Aggressive Dog Training
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Handbook of Applied Dog
Behavior and Training

Volume 1: Adaptation and Learning




$109.99
Out of Stock

Twenty-five years of study and experience went into the making of this one-of-a-kind reference. Veterinarians, animal scientists, dog owners, trainers, consultants, and counselors will find this book a benchmark reference and handbook concerning positive, humane management and control of dogs.

Reflecting the author's extensive work with dogs, this book promises thorough explanations of topics, and proven behavioral strategies that have been designed, tested, and used by the author. More than 50 figures and tables illustrate this unique and significant contribution to dog behavior, training, and learning.



Table of Contents

1. Origins and Domestication
Archeological Record
Domestication: Processes and Definitions
Biological and Behavioral Evidence
Effects of Domestication
The Silver Fox: A Possible Model of Domestication
Selective Breeding, the Dog Fancy, and the Future
References

2. Development of Behavior
The Critical or Sensitive Period Hypothesis
Early Development and Reflexive Behavior
Socialization: Learning to Relate and Communicate
Learning to Compete and Cope
Learning to Adjust and Control
References

3. Neurobiology of Behavior and Learning
Cellular Composition of the Brain
Hindbrain and Midbrain Structures
Diencephalon
Limbic System
Learning and the Septohippocampal System
Cerebral Cortex
Neurotransmitters and Behavior
Neural Substrates of Motivation (Hypothalamus)
Neurobiology of Aggression (Hypothalamus)
Neurobiology of Fear
Autonomic Nervous System$en$mediated Concomitants of Fear
Neurobiology of Compulsive Behavior and Stereotypes
Neurobiology of Attachment and Separation Distress
Psychomotor Epilepsy, Catalepsy, and Narcolepsy
References

4. Sensory Abilities
Vision
Audition
Olfaction
The Jacobson or Vomeronasal Organ
Gustation
Somatosensory System
Reflexive Organization
Extrasensory Perception
References

5. Biological and Dispositional Constraints on Learning
Nature versus Nurture
Instincts, "Fixed" Action Patterns, and Functional Systems
Instinctual Learning
Preparedness and Selective Association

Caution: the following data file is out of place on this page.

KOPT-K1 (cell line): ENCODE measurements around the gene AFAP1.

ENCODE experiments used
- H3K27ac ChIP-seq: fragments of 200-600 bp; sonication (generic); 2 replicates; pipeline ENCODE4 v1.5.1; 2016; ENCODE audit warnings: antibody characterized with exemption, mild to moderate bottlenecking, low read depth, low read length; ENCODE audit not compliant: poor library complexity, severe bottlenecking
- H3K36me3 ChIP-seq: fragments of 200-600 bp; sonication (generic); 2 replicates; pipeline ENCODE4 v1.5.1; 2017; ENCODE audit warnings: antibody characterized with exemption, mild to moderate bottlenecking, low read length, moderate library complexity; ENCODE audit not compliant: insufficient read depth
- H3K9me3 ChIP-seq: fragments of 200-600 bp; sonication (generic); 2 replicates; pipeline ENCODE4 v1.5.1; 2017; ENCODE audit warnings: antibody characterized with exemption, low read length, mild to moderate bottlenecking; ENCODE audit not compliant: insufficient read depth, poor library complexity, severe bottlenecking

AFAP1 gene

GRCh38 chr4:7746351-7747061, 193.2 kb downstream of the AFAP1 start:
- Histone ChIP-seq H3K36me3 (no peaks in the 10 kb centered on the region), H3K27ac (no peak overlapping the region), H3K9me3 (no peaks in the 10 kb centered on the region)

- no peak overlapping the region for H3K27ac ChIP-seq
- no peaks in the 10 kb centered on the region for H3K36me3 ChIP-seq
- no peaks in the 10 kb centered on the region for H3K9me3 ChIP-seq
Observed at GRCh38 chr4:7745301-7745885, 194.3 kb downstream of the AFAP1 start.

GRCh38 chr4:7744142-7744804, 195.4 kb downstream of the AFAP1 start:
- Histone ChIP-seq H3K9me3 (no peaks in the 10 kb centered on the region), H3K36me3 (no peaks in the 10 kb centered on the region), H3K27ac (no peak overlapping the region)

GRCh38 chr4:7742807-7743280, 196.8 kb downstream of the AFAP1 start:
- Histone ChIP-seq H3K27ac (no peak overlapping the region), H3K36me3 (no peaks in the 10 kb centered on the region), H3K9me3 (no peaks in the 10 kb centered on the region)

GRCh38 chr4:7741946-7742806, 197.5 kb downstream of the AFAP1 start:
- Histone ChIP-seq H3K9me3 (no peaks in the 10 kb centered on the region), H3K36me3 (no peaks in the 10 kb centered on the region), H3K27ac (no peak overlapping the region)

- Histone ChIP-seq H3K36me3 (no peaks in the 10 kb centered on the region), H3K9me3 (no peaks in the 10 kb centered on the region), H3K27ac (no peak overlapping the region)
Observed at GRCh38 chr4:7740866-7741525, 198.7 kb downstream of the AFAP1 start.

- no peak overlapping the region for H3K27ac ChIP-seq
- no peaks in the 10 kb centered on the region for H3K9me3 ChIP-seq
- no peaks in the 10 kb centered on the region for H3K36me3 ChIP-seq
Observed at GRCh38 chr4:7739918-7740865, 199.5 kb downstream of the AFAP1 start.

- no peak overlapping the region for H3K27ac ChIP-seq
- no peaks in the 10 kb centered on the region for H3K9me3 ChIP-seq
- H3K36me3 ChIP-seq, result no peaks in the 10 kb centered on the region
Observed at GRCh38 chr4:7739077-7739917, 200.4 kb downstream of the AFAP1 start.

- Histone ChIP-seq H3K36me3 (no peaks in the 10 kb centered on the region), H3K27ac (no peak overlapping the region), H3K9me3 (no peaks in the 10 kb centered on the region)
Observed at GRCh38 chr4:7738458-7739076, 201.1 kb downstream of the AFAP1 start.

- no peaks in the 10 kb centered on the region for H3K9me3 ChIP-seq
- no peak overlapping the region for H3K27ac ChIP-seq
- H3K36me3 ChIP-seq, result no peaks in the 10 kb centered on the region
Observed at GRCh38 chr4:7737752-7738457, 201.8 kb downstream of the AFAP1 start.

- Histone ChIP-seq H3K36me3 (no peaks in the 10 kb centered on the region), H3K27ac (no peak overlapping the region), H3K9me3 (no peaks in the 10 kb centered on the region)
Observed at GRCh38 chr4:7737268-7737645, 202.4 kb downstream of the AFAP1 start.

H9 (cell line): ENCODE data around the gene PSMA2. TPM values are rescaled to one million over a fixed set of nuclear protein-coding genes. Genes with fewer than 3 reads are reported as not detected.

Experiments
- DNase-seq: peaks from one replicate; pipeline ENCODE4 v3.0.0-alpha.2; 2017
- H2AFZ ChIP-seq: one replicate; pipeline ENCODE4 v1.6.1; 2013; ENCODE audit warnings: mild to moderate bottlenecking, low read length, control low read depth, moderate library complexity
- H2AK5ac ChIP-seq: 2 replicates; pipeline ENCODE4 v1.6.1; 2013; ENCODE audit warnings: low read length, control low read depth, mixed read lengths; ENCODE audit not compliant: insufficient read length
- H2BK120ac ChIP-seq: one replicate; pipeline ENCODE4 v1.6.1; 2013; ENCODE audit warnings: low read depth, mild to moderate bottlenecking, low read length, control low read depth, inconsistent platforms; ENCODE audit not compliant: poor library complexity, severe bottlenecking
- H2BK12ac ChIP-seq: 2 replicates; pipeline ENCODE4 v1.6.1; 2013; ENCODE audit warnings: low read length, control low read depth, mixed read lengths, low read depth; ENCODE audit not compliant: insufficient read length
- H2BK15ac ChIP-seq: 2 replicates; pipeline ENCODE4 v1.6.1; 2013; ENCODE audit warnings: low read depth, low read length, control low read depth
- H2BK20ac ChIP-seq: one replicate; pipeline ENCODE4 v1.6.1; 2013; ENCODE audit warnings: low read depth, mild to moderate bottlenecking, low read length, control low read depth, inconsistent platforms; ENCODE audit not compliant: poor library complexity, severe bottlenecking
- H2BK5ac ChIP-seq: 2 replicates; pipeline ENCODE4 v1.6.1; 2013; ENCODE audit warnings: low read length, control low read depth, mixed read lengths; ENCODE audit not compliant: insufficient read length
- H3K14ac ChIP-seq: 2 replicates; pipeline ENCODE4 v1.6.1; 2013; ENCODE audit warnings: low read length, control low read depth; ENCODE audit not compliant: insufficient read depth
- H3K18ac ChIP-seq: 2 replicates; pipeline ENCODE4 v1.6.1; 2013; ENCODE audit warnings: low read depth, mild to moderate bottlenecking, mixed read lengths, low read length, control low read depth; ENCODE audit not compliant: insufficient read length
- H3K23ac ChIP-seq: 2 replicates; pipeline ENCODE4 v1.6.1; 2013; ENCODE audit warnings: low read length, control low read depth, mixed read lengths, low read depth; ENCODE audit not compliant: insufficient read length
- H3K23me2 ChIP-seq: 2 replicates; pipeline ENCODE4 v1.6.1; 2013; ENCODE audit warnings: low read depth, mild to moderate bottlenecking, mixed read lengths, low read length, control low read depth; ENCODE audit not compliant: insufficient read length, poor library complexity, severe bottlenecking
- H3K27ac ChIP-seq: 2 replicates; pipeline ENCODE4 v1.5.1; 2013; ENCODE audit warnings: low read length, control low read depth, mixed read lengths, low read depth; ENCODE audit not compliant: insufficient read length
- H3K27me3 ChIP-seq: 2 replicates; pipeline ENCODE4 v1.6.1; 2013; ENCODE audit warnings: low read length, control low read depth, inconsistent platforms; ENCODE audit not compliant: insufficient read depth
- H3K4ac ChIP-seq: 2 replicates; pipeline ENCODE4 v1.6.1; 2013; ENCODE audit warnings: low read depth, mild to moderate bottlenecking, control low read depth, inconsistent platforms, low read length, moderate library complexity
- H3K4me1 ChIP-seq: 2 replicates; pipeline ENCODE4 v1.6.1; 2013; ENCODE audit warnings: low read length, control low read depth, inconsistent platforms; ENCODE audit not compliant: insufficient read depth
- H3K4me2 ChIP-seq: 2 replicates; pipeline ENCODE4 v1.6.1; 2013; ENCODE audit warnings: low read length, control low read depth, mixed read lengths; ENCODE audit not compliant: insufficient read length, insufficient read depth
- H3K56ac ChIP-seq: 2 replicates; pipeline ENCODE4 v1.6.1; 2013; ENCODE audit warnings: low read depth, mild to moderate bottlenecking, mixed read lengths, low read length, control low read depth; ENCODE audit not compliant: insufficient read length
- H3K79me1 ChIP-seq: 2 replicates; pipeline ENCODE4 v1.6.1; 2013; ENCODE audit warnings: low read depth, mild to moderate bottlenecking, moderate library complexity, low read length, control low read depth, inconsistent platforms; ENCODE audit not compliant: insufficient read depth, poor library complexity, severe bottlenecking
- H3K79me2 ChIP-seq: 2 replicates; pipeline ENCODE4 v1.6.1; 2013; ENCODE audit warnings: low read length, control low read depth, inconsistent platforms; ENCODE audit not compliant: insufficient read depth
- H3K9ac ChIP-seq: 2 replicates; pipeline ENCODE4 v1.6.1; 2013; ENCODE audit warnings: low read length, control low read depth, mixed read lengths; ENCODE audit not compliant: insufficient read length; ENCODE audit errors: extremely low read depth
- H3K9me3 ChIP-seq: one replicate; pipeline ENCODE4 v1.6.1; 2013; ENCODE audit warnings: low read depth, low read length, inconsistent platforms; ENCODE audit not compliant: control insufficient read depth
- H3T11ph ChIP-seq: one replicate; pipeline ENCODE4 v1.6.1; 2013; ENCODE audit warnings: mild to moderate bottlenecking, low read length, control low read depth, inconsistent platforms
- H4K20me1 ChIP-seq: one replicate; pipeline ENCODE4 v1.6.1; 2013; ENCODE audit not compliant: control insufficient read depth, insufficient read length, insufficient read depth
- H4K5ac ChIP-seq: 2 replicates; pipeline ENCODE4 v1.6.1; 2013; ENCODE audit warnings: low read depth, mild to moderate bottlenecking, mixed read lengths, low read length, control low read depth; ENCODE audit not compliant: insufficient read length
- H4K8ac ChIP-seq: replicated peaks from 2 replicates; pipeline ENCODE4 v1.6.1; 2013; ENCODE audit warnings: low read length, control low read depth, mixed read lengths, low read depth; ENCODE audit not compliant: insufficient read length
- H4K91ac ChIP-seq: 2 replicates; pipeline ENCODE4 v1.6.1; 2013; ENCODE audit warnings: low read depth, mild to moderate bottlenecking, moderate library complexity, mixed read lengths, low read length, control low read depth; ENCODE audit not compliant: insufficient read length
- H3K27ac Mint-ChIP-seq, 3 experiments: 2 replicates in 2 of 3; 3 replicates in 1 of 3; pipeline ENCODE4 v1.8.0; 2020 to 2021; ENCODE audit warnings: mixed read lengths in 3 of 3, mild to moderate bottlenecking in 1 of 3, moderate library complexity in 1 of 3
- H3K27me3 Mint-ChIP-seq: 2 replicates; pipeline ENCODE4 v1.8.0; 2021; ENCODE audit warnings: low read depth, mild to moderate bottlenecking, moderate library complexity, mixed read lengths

Instinctive Drift and Appetitive Learning
Contrafreeloading
Genetic Predisposition and Temperament
Breed Variations
Inheritance of Fear
Heredity and Intelligence
References

6. Classical Conditioning
Pavlov's Discovery
Basic Conditioning Arrangements between Conditioned Stimulus and Unconditioned Stimulus
Common Examples of Classical Conditioning
Konorski's Conceptualization of Reflexive Behavior
Rescorla's Contingency[2] Theory of Classical Conditioning
Stimulus Factors Affecting Conditioned-Stimulus Acquisition and Maintenance
Conditioned Compound Stimuli
Higher-Order Conditioning
Generalization and Discrimination
Extinction of Classical Conditioning
Spontaneous Recovery and Other Sources of Relapse
Habituation and Sensitization
Special Phenomena of Classical Conditioning
Classically Generated Opponent Processes and Emotions
Counterconditioning
Classical Conditioning and Fear
References

7. Instrumental Learning
Differences Between Classical and Instrumental ConditioningTheoretical Perspectives
Thorndike's Connectionism
Guthrie's Learning Theory and Behavior Modification
Tolman's Expectancy Theory
B. F. Skinner and Analysis of Behavior
Basic Concepts and Principles of Instrumental Learning
Motivation, Learning, and Performance
Premack Principle: The Relativity of Reinforcement
Learning and Control of the Environment
Schedules of Positive Reinforcement
Everyday Examples of Reinforcement Schedules
Hope, Disappointment, and Other Emotions Associated with Learning
Matching Law
Extinction of Instrumental Learning
Differential Reinforcement
Learning and Attention
Shaping: Training Through Successive Approximations
Chaining: Ordering Complex Performances
Prompting, Fading, and Shadowing
Rehearsal and Staging
Transfer of Learning
Behavioral Contrast and Momentum
Social Learning
Higher-Order Classes of Behavior
Locus of Control and Self-Efficacy
A Brief Critique of Traditional Learning Theory
Conclusion
References

8. Aversive Control of Behavior
Fear and Pain
Negative Reinforcement and Avoidance Learning
Mowrer's Two-Process Theory of Avoidance Learning
A Cognitive Theory of Avoidance Learning
Safety Signal Hypothesis
Species-Specific Defensive Reactions and Avoidance Training
Punishment
P+ and P-: A Shared Emotional and Cognitive Substrate?
Punishers, Rewards, and Verifiers
Direct and Remote Punishment
Using Time-out to Modify Behavior
How to Use Time-out
Types of Time-out
Time-out and Social Excesses
Negative Practice, Negative Training, and Overcorrection (Positive Practice) Techniques
Remote-activated Electronic Collars
Misuse and Abuse of Punishment
Abusive Punishment: The Need for Universal Condemnation
General Guidelines for the Use of Punishment
References

9. Learning and Behavioral Disturbances
Experimental Neurosis
Gantt: Schizokinesis, Autokinesis, and Effect of Person
Liddell: The Cornell Experiments
Masserman: Motivational Conflict Theory of Neurosis
Frustration and Neurosis: The Theories of Maier and Amsel
Learned Helplessness
Post-traumatic Stress Disorder
Conflict and Neurosis
Neurosis and the Family Dog
References

10. Human-Dog Companionship: Cultural and Psychological Significance
Theories of Pet Keeping
Forming the Ancient Bond
Affection and Friendship
The Effect of Person
When the Bond Fails
Psychoanalysis and the Human-Dog Bond: Conflicts and Contradictions
Communicating, Relating, and Attachment
The Question of Animal Awareness
Mysticism
Dog Devotion: Legends
Cynopraxis: Training and the Human-Dog Relationship
References

Index